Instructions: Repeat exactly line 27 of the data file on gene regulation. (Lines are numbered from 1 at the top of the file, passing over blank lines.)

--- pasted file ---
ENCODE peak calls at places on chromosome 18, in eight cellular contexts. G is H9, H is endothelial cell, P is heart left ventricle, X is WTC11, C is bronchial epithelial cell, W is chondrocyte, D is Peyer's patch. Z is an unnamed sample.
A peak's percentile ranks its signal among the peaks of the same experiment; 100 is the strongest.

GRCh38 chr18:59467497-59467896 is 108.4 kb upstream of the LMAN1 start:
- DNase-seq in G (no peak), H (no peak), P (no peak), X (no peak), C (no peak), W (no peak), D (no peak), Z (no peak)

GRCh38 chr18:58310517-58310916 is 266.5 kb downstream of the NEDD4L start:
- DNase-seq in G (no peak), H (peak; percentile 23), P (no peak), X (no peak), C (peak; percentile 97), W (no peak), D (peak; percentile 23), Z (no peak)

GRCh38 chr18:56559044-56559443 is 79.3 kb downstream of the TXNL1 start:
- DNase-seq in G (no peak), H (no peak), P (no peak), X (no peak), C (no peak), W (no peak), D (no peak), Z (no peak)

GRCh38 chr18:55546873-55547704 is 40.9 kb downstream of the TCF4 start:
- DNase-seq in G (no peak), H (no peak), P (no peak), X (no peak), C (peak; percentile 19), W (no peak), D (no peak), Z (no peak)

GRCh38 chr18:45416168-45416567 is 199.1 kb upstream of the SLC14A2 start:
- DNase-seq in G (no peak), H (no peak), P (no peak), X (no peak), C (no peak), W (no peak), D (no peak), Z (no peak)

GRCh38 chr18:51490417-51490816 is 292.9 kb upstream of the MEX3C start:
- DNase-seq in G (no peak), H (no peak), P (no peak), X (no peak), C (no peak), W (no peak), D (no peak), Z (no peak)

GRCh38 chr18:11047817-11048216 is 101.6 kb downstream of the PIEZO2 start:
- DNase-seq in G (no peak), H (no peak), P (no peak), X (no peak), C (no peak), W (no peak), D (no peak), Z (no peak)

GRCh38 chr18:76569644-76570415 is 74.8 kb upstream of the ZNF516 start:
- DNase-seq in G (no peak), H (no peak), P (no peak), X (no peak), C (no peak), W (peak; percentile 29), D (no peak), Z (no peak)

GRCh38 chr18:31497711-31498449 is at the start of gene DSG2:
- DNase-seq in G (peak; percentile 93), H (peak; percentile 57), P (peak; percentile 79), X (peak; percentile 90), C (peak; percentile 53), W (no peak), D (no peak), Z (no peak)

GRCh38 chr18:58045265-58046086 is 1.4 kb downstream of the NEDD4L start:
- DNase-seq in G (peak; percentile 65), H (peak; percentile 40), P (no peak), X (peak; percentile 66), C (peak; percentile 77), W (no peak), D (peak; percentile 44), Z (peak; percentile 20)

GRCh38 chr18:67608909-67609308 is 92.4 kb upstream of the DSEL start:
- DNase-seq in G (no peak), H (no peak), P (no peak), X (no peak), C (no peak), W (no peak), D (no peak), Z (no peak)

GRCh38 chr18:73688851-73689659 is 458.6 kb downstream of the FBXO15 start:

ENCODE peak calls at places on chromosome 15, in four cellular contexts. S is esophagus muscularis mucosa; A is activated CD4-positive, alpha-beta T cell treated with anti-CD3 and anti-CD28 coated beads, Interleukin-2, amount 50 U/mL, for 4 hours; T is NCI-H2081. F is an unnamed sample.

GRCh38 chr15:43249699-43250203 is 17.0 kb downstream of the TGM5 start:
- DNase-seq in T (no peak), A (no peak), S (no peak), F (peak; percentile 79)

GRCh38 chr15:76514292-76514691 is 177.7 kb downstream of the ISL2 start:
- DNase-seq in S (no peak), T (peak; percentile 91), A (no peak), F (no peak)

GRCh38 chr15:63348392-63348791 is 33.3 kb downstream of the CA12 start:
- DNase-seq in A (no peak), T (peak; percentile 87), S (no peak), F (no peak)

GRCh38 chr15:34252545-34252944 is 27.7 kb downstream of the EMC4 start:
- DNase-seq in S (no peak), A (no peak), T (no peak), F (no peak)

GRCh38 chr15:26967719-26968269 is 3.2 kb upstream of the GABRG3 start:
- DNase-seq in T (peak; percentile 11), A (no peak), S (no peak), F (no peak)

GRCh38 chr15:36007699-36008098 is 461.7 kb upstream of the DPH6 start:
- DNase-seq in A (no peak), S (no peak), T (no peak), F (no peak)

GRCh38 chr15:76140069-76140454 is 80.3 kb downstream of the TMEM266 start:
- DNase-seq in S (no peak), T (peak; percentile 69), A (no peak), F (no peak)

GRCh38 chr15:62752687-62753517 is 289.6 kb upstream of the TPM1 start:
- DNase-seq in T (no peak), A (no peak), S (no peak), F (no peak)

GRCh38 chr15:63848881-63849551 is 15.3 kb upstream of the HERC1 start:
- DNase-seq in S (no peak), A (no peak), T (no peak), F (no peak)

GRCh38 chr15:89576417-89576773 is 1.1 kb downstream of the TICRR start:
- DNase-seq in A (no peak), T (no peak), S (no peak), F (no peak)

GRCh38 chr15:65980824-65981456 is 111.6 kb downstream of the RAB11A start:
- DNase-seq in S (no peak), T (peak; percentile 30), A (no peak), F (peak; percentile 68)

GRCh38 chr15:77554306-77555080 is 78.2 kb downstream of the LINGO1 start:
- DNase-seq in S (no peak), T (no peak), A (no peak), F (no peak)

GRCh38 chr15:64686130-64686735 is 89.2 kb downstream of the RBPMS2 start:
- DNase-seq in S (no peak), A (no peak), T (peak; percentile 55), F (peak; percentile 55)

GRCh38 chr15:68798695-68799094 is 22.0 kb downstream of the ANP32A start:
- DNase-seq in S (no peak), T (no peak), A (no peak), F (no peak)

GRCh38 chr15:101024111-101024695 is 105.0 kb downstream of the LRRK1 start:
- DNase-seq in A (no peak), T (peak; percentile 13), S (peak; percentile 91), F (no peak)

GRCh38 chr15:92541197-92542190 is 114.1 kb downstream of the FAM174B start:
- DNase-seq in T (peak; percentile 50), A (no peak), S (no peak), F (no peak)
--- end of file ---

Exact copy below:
GRCh38 chr15:43249699-43250203 is 17.0 kb downstream of the TGM5 start: